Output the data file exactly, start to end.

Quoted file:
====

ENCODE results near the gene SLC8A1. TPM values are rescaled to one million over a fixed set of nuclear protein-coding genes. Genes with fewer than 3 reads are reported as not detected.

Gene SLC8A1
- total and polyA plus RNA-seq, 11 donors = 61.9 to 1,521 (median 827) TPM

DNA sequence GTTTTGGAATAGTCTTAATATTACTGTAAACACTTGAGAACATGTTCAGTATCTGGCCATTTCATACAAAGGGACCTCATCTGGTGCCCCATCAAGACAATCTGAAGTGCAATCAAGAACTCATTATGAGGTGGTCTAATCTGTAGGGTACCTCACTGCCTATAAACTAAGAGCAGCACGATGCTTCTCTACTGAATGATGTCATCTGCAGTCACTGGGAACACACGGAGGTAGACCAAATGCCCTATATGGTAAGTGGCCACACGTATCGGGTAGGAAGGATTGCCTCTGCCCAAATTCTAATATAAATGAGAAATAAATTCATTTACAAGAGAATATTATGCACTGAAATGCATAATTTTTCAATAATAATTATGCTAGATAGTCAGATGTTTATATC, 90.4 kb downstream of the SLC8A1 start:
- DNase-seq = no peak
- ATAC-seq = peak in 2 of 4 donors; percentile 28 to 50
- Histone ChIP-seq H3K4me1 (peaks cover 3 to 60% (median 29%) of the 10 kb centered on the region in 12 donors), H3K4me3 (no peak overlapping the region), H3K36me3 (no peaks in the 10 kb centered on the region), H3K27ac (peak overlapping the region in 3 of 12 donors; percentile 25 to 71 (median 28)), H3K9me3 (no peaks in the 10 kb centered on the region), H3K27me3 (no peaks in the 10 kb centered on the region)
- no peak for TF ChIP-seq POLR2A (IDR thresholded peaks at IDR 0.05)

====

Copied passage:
ENCODE results near the gene SLC8A1. TPM values are rescaled to one million over a fixed set of nuclear protein-coding genes. Genes with fewer than 3 reads are reported as not detected.

Gene SLC8A1
- total and polyA plus RNA-seq, 11 donors = 61.9 to 1,521 (median 827) TPM

DNA sequence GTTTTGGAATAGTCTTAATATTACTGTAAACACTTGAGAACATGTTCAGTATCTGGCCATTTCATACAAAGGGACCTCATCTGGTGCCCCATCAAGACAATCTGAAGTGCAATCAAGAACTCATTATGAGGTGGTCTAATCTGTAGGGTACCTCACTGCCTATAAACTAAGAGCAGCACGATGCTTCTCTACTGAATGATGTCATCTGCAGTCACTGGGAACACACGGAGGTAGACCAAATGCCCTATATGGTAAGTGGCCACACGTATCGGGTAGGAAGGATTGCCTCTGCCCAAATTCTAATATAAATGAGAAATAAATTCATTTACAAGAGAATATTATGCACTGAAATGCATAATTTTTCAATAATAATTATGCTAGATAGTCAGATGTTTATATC, 90.4 kb downstream of the SLC8A1 start:
- DNase-seq = no peak
- ATAC-seq = peak in 2 of 4 donors; percentile 28 to 50
- Histone ChIP-seq H3K4me1 (peaks cover 3 to 60% (median 29%) of the 10 kb centered on the region in 12 donors), H3K4me3 (no peak overlapping the region), H3K36me3 (no peaks in the 10 kb centered on the region), H3K27ac (peak overlapping the region in 3 of 12 donors; percentile 25 to 71 (median 28)), H3K9me3 (no peaks in the 10 kb centered on the region), H3K27me3 (no peaks in the 10 kb centered on the region)
- no peak for TF ChIP-seq POLR2A (IDR thresholded peaks at IDR 0.05)